5 tips for finding and keeping community radio volunteers

5 Tips for Finding & Keeping Volunteers at Your Station

Helen Henry, 12th May 2015

Volunteers are an important part of the community broadcasting sector, with 22,000 individuals across Australian giving time to their local station. Involving volunteers can help you connect with and involve the local community in your station, and their contributions in a huge variety of roles offer invaluable support to community radio stations. 

In collaboration with Volunteering Australia, the CBAA provides these 5 quick tips for finding and keeping volunteers at your station.

1. Make your volunteer roles meaningful 

To engage and keep volunteers on board, you need to ensure that their tasks have some intrinsic value and collectively make up a meaningful volunteer role.

A collection of odd jobs is less likely to arouse the enthusiasm of a potential or existing volunteer than is an identified role in the organisation. In the case of your radio station, this could be presenter, producer, or assistant music director, for example.

2. Actively recruit volunteers

Make sure you have information about how volunteers can get involved at your station readily available. This could include information on your website, social media posts, on air announcements, advertisements in local media or flyers at local events and on community notice boards. Also consider your personal networks. Be sure to post volunteer opportunities on govolunteer.com.au.

Wherever you’re promoting it, keep the message simple and professional, identify specific volunteer roles and be ready to handle enquiries and responses.

3. Hold a volunteer information session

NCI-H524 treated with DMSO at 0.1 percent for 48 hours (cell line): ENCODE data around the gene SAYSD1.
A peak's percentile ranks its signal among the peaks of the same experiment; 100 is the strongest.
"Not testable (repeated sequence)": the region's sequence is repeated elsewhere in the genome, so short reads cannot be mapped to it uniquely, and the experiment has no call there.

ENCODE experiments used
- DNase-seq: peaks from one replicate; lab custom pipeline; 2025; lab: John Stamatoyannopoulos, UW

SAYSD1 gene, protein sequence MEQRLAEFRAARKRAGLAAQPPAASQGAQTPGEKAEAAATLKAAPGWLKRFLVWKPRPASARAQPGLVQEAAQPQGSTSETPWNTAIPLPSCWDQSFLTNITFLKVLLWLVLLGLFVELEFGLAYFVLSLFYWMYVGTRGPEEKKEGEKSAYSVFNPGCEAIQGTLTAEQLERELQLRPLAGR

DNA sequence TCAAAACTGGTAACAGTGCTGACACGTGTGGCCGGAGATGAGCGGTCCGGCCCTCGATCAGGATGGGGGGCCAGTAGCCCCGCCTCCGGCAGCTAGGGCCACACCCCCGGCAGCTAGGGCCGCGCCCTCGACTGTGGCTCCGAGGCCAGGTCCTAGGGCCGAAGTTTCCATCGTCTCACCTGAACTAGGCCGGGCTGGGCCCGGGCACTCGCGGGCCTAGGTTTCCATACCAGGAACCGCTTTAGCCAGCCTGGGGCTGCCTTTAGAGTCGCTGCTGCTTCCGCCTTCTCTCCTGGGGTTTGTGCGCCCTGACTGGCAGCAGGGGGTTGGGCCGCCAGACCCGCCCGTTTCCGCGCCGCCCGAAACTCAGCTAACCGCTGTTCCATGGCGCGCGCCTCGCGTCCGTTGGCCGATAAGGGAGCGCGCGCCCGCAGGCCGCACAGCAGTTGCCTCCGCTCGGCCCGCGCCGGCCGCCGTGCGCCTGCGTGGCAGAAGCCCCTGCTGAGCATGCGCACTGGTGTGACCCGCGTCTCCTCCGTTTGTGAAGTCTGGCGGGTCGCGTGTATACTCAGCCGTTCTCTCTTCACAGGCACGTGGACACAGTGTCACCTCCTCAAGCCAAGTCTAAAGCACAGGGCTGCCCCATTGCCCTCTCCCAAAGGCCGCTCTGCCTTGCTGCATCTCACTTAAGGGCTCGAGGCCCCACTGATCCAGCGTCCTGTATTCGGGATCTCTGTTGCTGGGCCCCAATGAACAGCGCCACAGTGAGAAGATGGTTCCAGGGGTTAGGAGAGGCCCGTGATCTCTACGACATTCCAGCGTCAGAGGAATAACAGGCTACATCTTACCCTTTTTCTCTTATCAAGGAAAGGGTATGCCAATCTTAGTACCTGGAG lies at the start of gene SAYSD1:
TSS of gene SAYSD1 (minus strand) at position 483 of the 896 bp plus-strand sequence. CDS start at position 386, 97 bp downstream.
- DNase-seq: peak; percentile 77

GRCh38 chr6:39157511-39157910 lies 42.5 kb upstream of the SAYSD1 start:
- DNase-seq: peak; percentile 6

A face-to-face volunteer information session at your station can be a great way to raise the profile of volunteering, share information and answer questions about how people can get involved at your station.

Key things to cover in this session include: What is volunteering? What are the benefits of volunteering? The logistics of being a volunteer at your organisation. For example, tasks involved, hours needed.

Be prepared to answer questions in the session. Check in with current volunteers at your station to get an idea of what questions prospective volunteers might have about your station.

4. Recruit inclusively

One of the community broadcasting sector’s guiding principles is to promote harmony and diversity and contribute to an inclusive, cohesive and culturally diverse Australian community. Involving volunteers from culturally and linguistically diverse backgrounds at your station is an important way that you can uphold this principle.

Volunteers from diverse backgrounds and experiences can bring new perspectives to your station, raise cultural awareness among your staff and volunteers and strengthen your ties with your local community.

To connect with these communities, research your local demographics and local community groups and build relationships with them by connecting with relevant community leaders. Your local council may be able to provide you with demographics.

You can work with community leaders to seek feedback on your volunteer recruitment strategy, reach out to potential volunteers, coordinate information sessions and translate your volunteer information and promotional materials into different language(s).

5. Recognise the contribution of your volunteers 

Volunteer managers should be aware that the way volunteer efforts are recognised is of importance. One type of recognition might be seen as valuable by one volunteer, but not another. To work out how best to recognise your volunteers, consider what motivated them to become involved with your station in the first place. For example, if the volunteer is seeking experience in the hope of pursuing a paid employment opportunity down the track, they may value opportunities to receive training and obtain a certificate formally recognising their new skills, or they may value a referee for their resumé.

Other ways to recognise your volunteers include: giving additional responsibility, including them in special events, taking the time to listen to volunteer ideas and concerns, and allocating noticeboard space to applaud volunteer achievement.

This article was originally published in the April 2015 edition of CBX Magazine. It is shared here as part of National Volunteers Week, 11 - 17 May 2015.

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